While there's still issues to be worked out on 12th gen, you get the best of every world on 11th gen. My 12900K is sitting here waiting for some DDR5. This 11900K is bug free, doesn't require disabling efficiency cores for games , and has AVX512. Not to mention a PC is more than a CPU. PCIE4.0 (something my Ryzen rigs enjoyed for years), or Z590's other I/O updates with adoption of Bluetooth 5.2/wifi6E, TB4/USB4.0, I say that 11th gen are the most derided and underrated CPU releases that I've seen in years.

    Happy to see more software utilizing AVX512, and I'm still recommending CPUs that have this instruction set. Or at least people should be aware and not so dismissive of it.
    Reply
  • digitalgriffin
    kinney said:
    Aaaaaaaaaaaaaaaaaaaand this is one of my reasons for building an 11900K rig, I wanted AVX512 which was introduced on the consumer lineup with 11th gen when no one else could comprehend why. Most people never took the time to look very hard into it, or chose to dismiss it outright just because fanboy. For some tasks, it was proven to be an order of magnitude faster long ago, as in 40-times faster in some workloads. And AVX512 isn't not going away. We'll see if it's used in Windows 11's Android support. Intel invests heavily into software, and is writing that emulation. So place your bets. With 11th gen, the longtime parity error and L0 bugs introduced with Skylake were finally resolved, and you got AVX512.

    While there's still issues to be worked out on 12th gen, you get the best of every world on 11th gen. My 12900K is sitting here waiting for some DDR5. This 11900K is bug free, doesn't require disabling efficiency cores for games , and has AVX512. Not to mention a PC is more than a CPU. PCIE4.0 (something my Ryzen rigs enjoyed for years), or Z590's other I/O updates with adoption of Bluetooth 5.2/wifi6E, TB4/USB4.0, I say that 11th gen are the most derided and underrated CPU releases that I've seen in years.

    Happy to see more software utilizing AVX512, and I'm still recommending CPUs that have this instruction set. Or at least people should be aware and not so dismissive of it.

    The problem with 11th gen wasn't the performance. It was extremely competitive and the AVX512 did help in limited scenarios. HOWEVER it generated a tremendous amount of heat and used a lot of power. The platform was also incredibly expensive making it's value proposition dubious.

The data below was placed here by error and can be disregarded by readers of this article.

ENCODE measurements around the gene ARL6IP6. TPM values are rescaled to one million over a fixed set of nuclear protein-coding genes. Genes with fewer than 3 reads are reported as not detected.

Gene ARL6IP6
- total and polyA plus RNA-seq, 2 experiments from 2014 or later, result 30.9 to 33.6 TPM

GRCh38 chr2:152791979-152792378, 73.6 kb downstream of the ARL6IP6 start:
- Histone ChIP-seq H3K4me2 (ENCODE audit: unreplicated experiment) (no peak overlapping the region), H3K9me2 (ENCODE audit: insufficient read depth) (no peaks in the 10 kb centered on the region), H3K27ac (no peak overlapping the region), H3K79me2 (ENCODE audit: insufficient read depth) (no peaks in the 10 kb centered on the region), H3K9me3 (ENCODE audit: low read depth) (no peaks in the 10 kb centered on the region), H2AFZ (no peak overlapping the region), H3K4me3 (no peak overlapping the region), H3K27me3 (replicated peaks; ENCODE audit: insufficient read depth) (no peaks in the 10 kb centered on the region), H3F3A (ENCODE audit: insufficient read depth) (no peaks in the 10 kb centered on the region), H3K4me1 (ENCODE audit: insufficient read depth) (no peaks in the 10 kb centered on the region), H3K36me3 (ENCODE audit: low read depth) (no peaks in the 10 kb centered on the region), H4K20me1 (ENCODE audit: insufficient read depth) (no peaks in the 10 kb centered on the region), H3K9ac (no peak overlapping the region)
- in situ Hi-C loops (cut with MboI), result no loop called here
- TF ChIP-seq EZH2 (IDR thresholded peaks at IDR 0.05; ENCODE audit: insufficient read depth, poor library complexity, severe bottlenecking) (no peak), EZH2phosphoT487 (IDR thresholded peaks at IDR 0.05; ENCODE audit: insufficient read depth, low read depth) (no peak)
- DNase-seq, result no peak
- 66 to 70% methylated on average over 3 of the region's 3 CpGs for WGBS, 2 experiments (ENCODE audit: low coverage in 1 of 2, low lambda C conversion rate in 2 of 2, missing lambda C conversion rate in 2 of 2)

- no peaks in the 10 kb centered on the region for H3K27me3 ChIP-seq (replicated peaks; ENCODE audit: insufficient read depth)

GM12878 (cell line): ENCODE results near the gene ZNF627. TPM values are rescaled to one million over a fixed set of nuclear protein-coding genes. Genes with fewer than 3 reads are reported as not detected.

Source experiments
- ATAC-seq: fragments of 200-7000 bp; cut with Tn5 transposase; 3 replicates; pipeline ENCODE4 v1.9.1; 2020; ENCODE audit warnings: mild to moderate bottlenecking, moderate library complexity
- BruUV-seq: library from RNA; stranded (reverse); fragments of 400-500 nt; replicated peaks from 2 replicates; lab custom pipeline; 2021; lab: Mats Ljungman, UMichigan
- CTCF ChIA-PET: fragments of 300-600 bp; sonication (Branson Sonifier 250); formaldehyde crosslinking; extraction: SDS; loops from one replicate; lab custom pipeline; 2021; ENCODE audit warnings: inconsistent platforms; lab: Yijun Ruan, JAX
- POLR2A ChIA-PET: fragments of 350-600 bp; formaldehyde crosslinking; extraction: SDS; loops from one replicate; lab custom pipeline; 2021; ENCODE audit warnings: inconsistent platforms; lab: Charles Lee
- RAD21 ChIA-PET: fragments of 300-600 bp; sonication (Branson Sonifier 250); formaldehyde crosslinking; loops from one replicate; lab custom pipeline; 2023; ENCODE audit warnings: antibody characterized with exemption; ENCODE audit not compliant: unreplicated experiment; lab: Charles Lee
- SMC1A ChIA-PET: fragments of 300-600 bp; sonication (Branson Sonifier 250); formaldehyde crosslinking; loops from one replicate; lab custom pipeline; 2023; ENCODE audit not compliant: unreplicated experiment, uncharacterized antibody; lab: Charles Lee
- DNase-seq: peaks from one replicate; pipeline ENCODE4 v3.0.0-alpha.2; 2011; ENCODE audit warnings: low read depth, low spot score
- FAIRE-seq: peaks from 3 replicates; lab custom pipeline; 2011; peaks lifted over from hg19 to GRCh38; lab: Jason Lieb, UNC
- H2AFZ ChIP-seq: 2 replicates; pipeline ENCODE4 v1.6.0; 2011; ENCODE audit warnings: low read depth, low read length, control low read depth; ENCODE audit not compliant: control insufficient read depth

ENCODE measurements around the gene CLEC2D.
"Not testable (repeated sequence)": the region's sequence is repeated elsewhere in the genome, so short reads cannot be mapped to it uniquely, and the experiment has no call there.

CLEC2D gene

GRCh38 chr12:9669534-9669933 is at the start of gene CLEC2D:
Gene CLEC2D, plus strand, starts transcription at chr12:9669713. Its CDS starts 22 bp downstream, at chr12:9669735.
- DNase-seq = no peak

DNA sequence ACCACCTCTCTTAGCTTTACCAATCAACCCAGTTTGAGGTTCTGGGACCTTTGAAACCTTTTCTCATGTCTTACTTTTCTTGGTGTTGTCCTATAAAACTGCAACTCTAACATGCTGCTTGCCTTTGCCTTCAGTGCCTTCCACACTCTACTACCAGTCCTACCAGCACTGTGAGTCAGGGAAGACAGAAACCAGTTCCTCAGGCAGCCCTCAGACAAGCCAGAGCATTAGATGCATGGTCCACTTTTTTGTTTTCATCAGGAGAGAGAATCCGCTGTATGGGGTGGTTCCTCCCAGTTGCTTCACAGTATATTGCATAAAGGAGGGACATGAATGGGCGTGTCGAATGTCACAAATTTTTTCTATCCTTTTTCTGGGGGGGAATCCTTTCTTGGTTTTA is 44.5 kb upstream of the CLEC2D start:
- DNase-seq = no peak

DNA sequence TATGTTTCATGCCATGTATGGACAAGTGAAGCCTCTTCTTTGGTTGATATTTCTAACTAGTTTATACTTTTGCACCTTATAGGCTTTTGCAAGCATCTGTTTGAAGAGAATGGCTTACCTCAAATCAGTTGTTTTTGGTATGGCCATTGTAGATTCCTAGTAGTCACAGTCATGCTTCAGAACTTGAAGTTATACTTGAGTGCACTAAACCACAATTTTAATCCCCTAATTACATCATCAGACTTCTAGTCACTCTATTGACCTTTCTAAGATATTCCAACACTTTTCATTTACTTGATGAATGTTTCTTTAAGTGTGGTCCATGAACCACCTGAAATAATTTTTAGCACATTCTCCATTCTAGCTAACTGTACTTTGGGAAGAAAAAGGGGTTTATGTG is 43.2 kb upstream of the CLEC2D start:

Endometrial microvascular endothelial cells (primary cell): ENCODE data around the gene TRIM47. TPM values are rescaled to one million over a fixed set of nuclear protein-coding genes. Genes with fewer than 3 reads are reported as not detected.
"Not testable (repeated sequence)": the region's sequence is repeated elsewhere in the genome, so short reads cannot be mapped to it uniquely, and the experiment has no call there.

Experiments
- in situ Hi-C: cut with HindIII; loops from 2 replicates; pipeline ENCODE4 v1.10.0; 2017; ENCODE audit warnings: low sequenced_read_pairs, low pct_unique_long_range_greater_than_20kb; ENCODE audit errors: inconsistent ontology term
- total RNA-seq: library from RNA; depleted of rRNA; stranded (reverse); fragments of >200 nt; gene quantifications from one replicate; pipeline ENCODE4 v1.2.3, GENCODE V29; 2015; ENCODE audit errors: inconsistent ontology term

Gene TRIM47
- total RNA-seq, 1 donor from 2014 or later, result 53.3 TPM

Reply
  • kinney
    digitalgriffin said:
    The problem with 11th gen wasn't the performance. It was extremely competitive and the AVX512 did help in limited scenarios. HOWEVER it generated a tremendous amount of heat and used a lot of power. The platform was also incredibly expensive making it's value proposition dubious.

    Everything is expensive now. At least 12th gen is. With my 12th gen build I'm definitely spending more than I did on my 11th gen. That said, I do use mITX exclusively. Motherboards are cheaper on the AMD side. You can eliminate the heat/power by changing the default bios option (MCE) off like GN and other outlets did, but then the performance looks mediocre, or 'competitive' as you put it. An 11900K left in its stock configuration? Pretty much a beatdown and few realized it.
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    I don't experience any issues though, I'm idling 90% of the time. I want the fastest gaming rig I can get when I actually use it for gaming so the power/heat complaints never made much sense to me. Kind of a fanboy's argument every generation, whoever is faster and hotter gets attacked for that by those that only buy the opposing brand. When most people, IF they even use their PCs for anything other than browsing, are normally idling.

    Good motherboards are expensive now, but I view things in opportunity cost as well. If bothering with a build I wanted Thunderbolt 4 / USB 4.0 or I would've stayed with my 5900X. Finally getting PCIE4 on one of my Intel rigs was also an attraction.
    Reply